Sunday, November 2, 2014

Makers, Vintage Patterns, and Anonymous Designers

F&K's 1940's bag Butterfly and my version in pink
Makers: Women Who Make America is a brilliant documentary directed by Barak Goodman, and written by Goodman and Pamela Mason Wagner. The project was created and founded by Dyllan McGee of Kunhardt McGee Productions. Shown on PBS in 2013, the three part film deals with the struggle for equality by women in the United States over the course of the last fifty years. Full episodes of the the first series, and several of the second series, are available to stream on line here

The second series, Makers: Season 2, began airing in September of 2014.  It is a six part series with each installment focusing on a different career field, and features prominent women in that particular field. Topics include Women in Comedy, War, Space, Hollywood, Business, and Politics. 

It's easy to forget that the struggle for women to gain a foothold in the working world was really not that long ago.  Fifty years is nothing in the grand scheme of time. I am always sobered by the thought that when my grandmother was born in 1902 women did not have the right to vote in this country. That did not come until 1920. Women have only had the right to vote in the United States for 96 years. 

When women first started entering the world of business, advertising was one of the fields where they could not only be hired, but excel. The male marketing forces recognized that it was the women who controlled the consumer markets, making most, if not all, of the purchases for the family. Who better to target the motivations and desires of women in the retail environment than other women?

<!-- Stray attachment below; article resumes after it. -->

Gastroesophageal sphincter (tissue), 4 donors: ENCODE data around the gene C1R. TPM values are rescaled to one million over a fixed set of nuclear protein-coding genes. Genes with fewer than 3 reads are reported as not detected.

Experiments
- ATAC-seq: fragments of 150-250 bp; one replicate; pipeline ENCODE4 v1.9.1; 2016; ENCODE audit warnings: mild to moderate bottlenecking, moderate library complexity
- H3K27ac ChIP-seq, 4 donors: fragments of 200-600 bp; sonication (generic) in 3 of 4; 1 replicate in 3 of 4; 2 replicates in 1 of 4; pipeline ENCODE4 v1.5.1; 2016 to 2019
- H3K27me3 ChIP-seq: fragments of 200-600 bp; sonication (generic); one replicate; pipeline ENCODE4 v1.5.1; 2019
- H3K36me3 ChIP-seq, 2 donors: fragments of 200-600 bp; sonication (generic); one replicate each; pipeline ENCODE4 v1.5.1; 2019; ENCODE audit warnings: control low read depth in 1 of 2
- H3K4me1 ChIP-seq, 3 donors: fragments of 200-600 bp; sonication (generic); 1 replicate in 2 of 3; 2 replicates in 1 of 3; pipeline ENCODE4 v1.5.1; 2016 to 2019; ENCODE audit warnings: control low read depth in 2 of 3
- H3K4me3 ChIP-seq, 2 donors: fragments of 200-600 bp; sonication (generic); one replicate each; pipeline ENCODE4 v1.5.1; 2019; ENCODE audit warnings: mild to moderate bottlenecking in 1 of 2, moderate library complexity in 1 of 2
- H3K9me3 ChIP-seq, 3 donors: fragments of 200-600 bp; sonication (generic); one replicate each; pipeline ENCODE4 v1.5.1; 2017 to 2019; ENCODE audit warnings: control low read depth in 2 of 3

Makers: Season 2, Women in Business features Mary Wells Lawrence, who was the first women to found her own advertising firm in 1966 and also the first female CEO of a company listed on the New York Stock Exchange. She was the creative force behind several campaigns for Alka-Seltzer, Ford and Midas. Her company created the "I Love New York" campaign in 1977 that is still used to this day to promote tourism in the state of New York.  (For more on women in the history of advertising check out Malcolm Gladwell's 1999 New Yorker piece "True Colors" on his website, gladwell.com)

So if advertising was one venue open to women, what were the other options? The fashion industry was a consumer market driven by women, and one that allowed women into it's ranks, but very few female workers rose to prominence. Most women toiled away in fashion houses, or in sweatshops, or doing piecework out of their living rooms, making clothes and accessories that would be branded with someone else's name.  

What about the yarn industry and the books of patterns they created to sell their brands?

I have an extensive collection of vintage knitting and crochet pattern books. Most of them are from yarn companies that went out of business years ago. Jack Frost, Quaker, Dritz, Wonoco, Raphael Brand Gimp, Glossilla, and my personal favorite for handbags, F&K. 

The market for vintage patterns is a large one. There are several sites that offer free vintage patterns. You can find several dealers on Etsy, eBay and Amazon selling the original pattern books and digital copies available as downloads. Book publishers are still interested in books showcasing vintage patterns, and several books are scheduled to be published this fall featuring retro crochet and knitting patterns. Some of these patterns have been around for so long they have fallen into Public Domain status.